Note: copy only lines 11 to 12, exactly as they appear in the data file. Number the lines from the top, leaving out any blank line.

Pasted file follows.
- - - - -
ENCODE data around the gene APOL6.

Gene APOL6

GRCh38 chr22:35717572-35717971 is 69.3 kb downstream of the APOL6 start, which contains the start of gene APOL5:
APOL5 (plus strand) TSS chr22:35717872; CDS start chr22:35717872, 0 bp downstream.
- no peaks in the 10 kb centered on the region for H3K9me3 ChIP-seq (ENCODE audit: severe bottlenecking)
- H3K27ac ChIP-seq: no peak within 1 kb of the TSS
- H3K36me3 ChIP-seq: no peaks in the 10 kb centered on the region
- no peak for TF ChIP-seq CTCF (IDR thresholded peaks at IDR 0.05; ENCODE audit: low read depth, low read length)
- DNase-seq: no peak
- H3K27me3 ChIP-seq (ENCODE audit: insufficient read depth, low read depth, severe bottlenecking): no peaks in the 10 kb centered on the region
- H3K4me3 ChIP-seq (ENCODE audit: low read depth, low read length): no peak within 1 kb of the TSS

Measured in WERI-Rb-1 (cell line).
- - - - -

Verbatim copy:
- H3K4me3 ChIP-seq (ENCODE audit: low read depth, low read length): no peak within 1 kb of the TSS

Measured in WERI-Rb-1 (cell line).